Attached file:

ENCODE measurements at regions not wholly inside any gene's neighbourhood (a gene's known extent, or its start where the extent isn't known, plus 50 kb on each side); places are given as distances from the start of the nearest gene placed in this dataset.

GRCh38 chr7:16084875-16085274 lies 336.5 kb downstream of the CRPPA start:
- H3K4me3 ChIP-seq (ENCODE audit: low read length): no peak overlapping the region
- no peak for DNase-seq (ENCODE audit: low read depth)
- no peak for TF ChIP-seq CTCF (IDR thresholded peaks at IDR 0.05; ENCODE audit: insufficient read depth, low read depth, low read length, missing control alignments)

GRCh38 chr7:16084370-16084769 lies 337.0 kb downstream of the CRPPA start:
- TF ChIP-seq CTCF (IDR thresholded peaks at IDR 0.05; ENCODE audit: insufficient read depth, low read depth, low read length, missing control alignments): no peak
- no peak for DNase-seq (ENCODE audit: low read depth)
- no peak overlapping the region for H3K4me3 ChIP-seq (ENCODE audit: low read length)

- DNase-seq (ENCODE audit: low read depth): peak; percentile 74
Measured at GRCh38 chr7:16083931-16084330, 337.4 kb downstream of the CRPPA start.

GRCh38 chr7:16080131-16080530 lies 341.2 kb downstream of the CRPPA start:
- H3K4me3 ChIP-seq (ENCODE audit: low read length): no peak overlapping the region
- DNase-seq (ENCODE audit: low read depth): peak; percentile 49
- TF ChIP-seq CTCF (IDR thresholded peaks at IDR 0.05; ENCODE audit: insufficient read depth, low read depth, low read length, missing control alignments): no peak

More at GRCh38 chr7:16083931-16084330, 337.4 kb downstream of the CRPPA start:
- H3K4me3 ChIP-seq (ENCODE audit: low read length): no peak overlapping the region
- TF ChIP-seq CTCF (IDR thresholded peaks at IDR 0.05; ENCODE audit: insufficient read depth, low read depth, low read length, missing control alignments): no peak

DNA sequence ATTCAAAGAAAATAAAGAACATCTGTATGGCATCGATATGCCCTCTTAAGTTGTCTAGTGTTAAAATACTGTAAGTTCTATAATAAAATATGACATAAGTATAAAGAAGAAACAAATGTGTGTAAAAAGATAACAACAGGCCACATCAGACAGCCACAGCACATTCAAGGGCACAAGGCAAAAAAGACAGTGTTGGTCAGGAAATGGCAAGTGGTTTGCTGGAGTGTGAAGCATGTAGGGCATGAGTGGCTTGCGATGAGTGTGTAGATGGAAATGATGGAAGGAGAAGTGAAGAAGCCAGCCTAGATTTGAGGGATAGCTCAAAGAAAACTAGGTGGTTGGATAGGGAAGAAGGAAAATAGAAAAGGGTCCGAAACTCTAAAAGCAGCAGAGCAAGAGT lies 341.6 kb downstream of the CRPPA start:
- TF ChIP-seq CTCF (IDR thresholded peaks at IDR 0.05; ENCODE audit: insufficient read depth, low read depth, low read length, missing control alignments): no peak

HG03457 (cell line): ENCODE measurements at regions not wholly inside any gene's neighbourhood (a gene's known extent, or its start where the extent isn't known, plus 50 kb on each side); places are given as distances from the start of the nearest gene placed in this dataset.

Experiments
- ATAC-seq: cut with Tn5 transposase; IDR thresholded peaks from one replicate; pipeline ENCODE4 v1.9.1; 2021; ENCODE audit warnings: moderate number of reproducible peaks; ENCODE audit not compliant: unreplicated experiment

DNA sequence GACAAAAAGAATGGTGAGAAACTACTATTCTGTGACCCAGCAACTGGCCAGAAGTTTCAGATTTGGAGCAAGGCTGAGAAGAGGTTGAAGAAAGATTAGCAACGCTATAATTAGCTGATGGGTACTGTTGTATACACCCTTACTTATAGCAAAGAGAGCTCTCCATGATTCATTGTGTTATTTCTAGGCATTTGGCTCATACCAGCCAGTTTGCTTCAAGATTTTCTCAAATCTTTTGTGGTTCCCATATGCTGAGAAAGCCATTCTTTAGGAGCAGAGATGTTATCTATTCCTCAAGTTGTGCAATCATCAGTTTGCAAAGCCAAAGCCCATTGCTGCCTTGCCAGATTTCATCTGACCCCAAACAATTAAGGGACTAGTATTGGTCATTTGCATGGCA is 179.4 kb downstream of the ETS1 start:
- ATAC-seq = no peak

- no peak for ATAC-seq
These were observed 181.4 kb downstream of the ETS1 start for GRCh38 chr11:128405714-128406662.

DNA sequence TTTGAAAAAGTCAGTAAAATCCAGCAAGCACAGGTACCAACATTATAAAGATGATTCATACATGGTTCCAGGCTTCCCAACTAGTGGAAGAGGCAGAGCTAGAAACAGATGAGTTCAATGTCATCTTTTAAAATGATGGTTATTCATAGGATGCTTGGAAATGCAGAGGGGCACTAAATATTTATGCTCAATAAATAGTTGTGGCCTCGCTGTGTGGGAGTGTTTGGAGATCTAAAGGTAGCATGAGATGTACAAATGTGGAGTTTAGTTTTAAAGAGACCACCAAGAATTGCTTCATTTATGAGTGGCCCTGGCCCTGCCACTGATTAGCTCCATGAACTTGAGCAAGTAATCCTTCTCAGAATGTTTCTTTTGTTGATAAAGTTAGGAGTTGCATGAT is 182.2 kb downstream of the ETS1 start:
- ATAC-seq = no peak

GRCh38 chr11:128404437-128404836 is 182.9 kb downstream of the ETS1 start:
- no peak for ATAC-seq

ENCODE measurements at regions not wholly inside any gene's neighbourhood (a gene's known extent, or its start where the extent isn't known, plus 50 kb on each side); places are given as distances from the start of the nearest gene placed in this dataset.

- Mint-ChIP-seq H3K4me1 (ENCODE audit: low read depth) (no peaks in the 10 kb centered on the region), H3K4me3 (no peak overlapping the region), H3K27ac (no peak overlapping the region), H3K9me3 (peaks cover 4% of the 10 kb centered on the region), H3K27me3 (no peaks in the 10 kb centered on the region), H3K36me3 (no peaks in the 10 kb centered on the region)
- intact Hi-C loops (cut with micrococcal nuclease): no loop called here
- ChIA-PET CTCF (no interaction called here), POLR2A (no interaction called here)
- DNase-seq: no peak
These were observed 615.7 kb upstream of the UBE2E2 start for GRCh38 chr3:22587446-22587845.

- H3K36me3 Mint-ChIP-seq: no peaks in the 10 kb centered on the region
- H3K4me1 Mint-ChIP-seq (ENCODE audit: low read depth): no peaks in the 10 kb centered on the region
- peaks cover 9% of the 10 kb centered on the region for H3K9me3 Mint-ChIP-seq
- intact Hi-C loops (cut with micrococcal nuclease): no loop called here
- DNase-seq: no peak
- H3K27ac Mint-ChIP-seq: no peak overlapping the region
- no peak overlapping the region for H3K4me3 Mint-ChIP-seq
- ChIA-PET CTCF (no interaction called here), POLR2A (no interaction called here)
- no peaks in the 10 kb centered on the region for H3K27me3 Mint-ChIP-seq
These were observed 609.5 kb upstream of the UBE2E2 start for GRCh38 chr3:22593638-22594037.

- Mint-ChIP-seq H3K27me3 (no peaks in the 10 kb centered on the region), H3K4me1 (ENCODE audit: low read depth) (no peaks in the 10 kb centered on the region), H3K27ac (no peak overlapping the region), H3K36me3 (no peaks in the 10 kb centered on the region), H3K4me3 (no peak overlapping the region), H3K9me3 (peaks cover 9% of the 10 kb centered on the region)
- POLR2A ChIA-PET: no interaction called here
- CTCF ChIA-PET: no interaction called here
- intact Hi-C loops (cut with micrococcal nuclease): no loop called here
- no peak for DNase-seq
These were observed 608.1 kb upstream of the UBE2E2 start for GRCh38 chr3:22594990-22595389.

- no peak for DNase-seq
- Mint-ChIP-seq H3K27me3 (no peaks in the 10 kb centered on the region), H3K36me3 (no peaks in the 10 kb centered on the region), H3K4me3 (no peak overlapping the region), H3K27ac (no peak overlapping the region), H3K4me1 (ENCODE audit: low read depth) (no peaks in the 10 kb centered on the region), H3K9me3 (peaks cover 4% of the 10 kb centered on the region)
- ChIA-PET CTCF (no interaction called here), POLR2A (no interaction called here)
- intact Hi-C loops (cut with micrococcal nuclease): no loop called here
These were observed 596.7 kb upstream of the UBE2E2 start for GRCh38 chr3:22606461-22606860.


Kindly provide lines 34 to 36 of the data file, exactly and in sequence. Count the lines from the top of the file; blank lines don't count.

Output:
- intact Hi-C loops (cut with micrococcal nuclease): no loop called here
- ChIA-PET CTCF (no interaction called here), POLR2A (no interaction called here)
- DNase-seq: no peak